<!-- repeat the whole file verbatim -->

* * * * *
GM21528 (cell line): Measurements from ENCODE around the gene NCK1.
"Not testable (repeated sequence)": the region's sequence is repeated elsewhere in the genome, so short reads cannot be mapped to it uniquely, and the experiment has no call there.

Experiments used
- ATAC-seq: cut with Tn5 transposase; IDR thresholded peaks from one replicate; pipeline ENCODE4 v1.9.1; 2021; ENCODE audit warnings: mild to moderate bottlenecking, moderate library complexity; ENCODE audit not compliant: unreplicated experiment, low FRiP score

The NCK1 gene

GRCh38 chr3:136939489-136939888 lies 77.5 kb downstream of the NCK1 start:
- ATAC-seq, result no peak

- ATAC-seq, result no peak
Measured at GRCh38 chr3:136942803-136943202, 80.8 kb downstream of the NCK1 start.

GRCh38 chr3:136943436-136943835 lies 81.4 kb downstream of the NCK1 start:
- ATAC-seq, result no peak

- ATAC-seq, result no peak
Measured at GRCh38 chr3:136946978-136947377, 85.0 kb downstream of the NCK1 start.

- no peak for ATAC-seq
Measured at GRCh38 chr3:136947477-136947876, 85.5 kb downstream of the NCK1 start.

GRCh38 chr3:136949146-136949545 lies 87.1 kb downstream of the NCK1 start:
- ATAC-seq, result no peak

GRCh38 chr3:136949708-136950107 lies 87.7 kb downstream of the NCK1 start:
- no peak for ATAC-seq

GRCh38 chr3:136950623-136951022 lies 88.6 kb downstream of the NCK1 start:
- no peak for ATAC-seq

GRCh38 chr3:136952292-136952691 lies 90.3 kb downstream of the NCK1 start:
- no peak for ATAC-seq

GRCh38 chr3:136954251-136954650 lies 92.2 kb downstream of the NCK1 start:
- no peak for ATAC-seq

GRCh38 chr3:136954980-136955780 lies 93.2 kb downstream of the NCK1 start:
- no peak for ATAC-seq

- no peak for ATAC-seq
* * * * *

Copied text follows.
GM21528 (cell line): Measurements from ENCODE around the gene NCK1.
"Not testable (repeated sequence)": the region's sequence is repeated elsewhere in the genome, so short reads cannot be mapped to it uniquely, and the experiment has no call there.

Experiments used
- ATAC-seq: cut with Tn5 transposase; IDR thresholded peaks from one replicate; pipeline ENCODE4 v1.9.1; 2021; ENCODE audit warnings: mild to moderate bottlenecking, moderate library complexity; ENCODE audit not compliant: unreplicated experiment, low FRiP score

The NCK1 gene

GRCh38 chr3:136939489-136939888 lies 77.5 kb downstream of the NCK1 start:
- ATAC-seq, result no peak

- ATAC-seq, result no peak
Measured at GRCh38 chr3:136942803-136943202, 80.8 kb downstream of the NCK1 start.

GRCh38 chr3:136943436-136943835 lies 81.4 kb downstream of the NCK1 start:
- ATAC-seq, result no peak

- ATAC-seq, result no peak
Measured at GRCh38 chr3:136946978-136947377, 85.0 kb downstream of the NCK1 start.

- no peak for ATAC-seq
Measured at GRCh38 chr3:136947477-136947876, 85.5 kb downstream of the NCK1 start.

GRCh38 chr3:136949146-136949545 lies 87.1 kb downstream of the NCK1 start:
- ATAC-seq, result no peak

GRCh38 chr3:136949708-136950107 lies 87.7 kb downstream of the NCK1 start:
- no peak for ATAC-seq

GRCh38 chr3:136950623-136951022 lies 88.6 kb downstream of the NCK1 start:
- no peak for ATAC-seq

GRCh38 chr3:136952292-136952691 lies 90.3 kb downstream of the NCK1 start:
- no peak for ATAC-seq

GRCh38 chr3:136954251-136954650 lies 92.2 kb downstream of the NCK1 start:
- no peak for ATAC-seq

GRCh38 chr3:136954980-136955780 lies 93.2 kb downstream of the NCK1 start:
- no peak for ATAC-seq

- no peak for ATAC-seq